Christians believe in God, we also believe in Satan, and it's Satan we are to do battle with, in our spiritual lives, not fellow humans! I'll be honest, I want to win people to my side, to my way of thinking and my faith!

But I'm not gonna win anyone to my side by attacking them, and driving them away, and closing off any chance of discussion or discourse.

Jesus told us to love our enemies and pray for them. I just don't see "love" in Teen Mania, and again, that's sad, because it's what a whole generation of young Christians are being taught.

Jesus didn't lead rallies and decry the enemy. He did have VERY strong principals and ideas he taught, and he did not waver or detour from them one bit. He told people the truth (as he saw it, which I happen to believe) and people either accepted it or didn't. He didn't call them names if they rejected him (and boy, did he get rejected a lot - wait, he got killed because of his ideas, that's a big rejection), or get bitter and shout at people. He was gracious to the end.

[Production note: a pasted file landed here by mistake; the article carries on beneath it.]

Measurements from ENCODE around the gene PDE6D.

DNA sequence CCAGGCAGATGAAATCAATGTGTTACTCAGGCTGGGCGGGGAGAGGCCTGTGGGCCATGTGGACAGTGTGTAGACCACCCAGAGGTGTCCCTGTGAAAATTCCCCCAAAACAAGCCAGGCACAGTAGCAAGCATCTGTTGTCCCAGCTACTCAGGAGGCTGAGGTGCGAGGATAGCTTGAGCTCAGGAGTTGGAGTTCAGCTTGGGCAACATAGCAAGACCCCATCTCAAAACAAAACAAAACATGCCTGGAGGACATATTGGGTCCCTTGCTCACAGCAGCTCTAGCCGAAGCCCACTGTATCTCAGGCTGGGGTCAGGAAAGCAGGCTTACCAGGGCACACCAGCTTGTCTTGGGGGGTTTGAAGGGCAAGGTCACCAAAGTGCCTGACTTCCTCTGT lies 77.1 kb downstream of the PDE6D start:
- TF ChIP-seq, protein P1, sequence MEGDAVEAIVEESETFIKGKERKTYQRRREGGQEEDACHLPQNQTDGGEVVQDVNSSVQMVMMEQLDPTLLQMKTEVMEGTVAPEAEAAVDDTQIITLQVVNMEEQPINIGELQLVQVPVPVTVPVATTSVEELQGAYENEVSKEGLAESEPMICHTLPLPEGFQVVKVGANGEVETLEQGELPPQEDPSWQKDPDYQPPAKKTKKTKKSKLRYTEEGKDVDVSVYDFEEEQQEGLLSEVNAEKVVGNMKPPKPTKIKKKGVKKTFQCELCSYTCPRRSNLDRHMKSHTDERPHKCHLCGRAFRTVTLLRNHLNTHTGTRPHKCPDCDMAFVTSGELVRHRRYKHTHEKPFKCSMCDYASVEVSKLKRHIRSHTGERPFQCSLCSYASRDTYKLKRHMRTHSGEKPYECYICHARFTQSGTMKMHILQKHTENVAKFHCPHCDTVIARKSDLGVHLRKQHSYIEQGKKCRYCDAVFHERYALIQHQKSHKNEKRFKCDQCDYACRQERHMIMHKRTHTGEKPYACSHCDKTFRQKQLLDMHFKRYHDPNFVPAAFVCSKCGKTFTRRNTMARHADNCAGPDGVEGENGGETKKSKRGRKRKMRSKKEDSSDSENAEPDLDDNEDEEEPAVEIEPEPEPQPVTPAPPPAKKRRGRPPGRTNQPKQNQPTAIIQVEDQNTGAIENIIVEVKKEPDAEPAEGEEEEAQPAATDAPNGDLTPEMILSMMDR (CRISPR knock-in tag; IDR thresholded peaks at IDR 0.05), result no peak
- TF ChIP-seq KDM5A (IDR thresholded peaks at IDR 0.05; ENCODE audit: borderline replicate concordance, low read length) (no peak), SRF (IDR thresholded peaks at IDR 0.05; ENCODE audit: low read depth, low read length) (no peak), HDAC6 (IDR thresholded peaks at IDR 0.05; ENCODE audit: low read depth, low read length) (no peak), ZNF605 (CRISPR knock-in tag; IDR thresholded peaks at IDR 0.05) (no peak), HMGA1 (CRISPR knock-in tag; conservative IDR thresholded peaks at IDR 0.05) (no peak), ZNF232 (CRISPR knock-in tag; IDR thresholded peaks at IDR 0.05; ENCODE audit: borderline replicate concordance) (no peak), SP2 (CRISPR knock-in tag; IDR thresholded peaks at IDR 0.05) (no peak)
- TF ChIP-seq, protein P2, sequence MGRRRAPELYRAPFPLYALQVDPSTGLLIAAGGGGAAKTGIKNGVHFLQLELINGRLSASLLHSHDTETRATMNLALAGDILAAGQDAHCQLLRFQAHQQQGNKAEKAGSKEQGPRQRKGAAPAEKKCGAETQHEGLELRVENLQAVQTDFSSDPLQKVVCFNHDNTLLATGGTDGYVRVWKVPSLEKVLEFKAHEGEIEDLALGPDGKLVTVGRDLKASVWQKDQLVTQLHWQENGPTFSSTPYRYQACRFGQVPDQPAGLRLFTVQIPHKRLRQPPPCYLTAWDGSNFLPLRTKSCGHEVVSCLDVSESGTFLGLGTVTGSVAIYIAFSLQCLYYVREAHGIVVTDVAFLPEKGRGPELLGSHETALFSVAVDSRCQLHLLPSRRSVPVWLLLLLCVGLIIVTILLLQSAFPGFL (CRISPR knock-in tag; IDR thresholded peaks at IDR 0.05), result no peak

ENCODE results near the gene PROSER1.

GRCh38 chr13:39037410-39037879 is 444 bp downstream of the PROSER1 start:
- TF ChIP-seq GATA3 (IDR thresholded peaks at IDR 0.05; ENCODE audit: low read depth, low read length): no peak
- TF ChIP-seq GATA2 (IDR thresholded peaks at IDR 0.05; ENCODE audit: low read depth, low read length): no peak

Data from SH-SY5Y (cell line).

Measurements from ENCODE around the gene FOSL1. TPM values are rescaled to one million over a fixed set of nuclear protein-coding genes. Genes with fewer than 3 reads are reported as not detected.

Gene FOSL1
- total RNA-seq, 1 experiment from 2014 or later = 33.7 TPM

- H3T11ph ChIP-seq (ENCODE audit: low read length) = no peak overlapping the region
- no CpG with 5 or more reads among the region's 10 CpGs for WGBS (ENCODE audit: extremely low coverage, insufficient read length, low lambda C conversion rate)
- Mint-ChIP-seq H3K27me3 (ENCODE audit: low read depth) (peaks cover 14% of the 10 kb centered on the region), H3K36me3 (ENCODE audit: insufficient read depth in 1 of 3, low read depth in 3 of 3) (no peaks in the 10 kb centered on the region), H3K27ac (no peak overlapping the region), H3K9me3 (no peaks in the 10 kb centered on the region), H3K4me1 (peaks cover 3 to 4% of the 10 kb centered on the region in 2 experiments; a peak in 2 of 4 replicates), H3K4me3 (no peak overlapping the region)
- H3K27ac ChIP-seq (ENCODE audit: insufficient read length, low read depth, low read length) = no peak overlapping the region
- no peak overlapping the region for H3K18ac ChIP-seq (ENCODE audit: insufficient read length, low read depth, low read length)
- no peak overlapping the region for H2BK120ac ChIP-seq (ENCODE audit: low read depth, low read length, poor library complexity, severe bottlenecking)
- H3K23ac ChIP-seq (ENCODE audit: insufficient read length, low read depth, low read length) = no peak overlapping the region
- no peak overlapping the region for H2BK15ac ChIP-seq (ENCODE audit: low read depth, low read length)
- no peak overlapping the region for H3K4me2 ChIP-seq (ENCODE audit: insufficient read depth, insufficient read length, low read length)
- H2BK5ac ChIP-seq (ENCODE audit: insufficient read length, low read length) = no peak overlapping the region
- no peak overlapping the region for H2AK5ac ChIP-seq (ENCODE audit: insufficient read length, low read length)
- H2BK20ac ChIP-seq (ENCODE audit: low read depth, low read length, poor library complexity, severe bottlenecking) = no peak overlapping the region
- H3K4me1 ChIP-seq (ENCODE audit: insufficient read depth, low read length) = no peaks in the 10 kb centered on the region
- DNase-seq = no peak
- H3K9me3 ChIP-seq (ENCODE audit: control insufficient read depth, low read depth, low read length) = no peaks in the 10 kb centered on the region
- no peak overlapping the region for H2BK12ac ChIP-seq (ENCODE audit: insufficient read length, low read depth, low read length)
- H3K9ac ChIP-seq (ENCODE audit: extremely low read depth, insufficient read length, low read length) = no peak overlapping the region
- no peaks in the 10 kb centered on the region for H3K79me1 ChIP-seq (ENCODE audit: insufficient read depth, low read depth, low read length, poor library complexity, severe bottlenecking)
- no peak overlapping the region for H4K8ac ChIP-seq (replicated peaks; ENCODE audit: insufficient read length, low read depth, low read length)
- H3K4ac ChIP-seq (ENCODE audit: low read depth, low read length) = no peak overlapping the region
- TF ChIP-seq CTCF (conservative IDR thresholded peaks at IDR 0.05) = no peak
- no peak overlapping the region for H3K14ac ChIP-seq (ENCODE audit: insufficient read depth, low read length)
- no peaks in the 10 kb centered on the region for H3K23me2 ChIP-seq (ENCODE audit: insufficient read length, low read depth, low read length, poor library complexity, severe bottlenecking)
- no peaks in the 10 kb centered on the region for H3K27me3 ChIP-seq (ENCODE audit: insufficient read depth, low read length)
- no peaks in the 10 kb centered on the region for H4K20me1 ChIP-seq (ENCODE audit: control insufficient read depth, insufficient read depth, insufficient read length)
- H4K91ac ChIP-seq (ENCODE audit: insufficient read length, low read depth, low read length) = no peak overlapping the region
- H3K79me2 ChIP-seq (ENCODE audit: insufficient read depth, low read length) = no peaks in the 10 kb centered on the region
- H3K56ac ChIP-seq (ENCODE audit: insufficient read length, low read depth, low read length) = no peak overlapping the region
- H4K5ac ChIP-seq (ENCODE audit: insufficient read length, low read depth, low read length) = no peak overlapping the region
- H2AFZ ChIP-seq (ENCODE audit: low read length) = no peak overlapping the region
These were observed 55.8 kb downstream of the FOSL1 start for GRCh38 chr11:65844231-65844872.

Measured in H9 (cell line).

No, he fed people. He healed people, talked to them, ate with them and drank with them. He loved people. You may not believe the miracles or whatever, but the principal is constant: he was kind and loving. That's what Christians should be, and that's not what we're seeing in Sf this past weekend, in my opinion.

Any time someone feels attacked by "Christians" representing the the Church and religion that I love and have faith in, and they feel picked on and "warred" upon, it is utterly saddening to me, and makes me ill.

It's not, in my opinion, the way to win people for Jesus. And that, after all, is the point of Christianity.

God Bless - and please, don't' judge us all by the few, as I'm certain you would ask of me, and I try my best to do."


sage said...

I like what you said and how you said it--showing a humility that from what I have seen by such mass rallys is seldom present. By making everything a "black and white" battle between the "good and bad," we tend to diminish our shortcomings (seeing ourselves as good) as we demonize those with whom we disagree. And in the end "evil" is the only "winner."

Nettie said...

Hm, interesting points. I hope I am that illustrative...